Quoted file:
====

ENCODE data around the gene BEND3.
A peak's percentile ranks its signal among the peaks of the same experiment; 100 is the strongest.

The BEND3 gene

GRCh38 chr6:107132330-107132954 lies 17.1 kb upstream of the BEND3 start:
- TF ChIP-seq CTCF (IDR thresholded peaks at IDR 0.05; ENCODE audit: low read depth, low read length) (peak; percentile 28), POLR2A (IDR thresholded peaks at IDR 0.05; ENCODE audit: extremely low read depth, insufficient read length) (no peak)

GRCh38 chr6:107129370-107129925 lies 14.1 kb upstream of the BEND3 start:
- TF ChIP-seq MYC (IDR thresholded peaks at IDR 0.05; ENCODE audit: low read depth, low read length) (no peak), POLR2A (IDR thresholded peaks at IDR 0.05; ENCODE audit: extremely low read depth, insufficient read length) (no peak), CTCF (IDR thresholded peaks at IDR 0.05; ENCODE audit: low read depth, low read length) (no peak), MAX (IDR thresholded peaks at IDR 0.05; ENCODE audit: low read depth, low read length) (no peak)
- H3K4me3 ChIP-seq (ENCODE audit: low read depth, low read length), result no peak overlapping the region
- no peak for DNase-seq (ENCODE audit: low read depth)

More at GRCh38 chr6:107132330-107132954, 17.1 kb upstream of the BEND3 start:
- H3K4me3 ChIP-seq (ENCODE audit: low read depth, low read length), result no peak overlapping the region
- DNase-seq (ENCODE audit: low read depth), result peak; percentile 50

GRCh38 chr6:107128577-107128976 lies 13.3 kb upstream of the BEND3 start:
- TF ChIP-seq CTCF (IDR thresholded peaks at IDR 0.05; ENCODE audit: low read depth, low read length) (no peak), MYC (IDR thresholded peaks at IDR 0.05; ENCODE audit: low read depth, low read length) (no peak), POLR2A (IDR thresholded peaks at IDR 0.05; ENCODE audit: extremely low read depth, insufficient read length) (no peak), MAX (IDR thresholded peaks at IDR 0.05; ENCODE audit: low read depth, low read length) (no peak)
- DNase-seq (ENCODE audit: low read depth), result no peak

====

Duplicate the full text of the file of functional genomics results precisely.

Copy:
ENCODE data around the gene BEND3.
A peak's percentile ranks its signal among the peaks of the same experiment; 100 is the strongest.

The BEND3 gene

GRCh38 chr6:107132330-107132954 lies 17.1 kb upstream of the BEND3 start:
- TF ChIP-seq CTCF (IDR thresholded peaks at IDR 0.05; ENCODE audit: low read depth, low read length) (peak; percentile 28), POLR2A (IDR thresholded peaks at IDR 0.05; ENCODE audit: extremely low read depth, insufficient read length) (no peak)

GRCh38 chr6:107129370-107129925 lies 14.1 kb upstream of the BEND3 start:
- TF ChIP-seq MYC (IDR thresholded peaks at IDR 0.05; ENCODE audit: low read depth, low read length) (no peak), POLR2A (IDR thresholded peaks at IDR 0.05; ENCODE audit: extremely low read depth, insufficient read length) (no peak), CTCF (IDR thresholded peaks at IDR 0.05; ENCODE audit: low read depth, low read length) (no peak), MAX (IDR thresholded peaks at IDR 0.05; ENCODE audit: low read depth, low read length) (no peak)
- H3K4me3 ChIP-seq (ENCODE audit: low read depth, low read length), result no peak overlapping the region
- no peak for DNase-seq (ENCODE audit: low read depth)

More at GRCh38 chr6:107132330-107132954, 17.1 kb upstream of the BEND3 start:
- H3K4me3 ChIP-seq (ENCODE audit: low read depth, low read length), result no peak overlapping the region
- DNase-seq (ENCODE audit: low read depth), result peak; percentile 50

GRCh38 chr6:107128577-107128976 lies 13.3 kb upstream of the BEND3 start:
- TF ChIP-seq CTCF (IDR thresholded peaks at IDR 0.05; ENCODE audit: low read depth, low read length) (no peak), MYC (IDR thresholded peaks at IDR 0.05; ENCODE audit: low read depth, low read length) (no peak), POLR2A (IDR thresholded peaks at IDR 0.05; ENCODE audit: extremely low read depth, insufficient read length) (no peak), MAX (IDR thresholded peaks at IDR 0.05; ENCODE audit: low read depth, low read length) (no peak)
- DNase-seq (ENCODE audit: low read depth), result no peak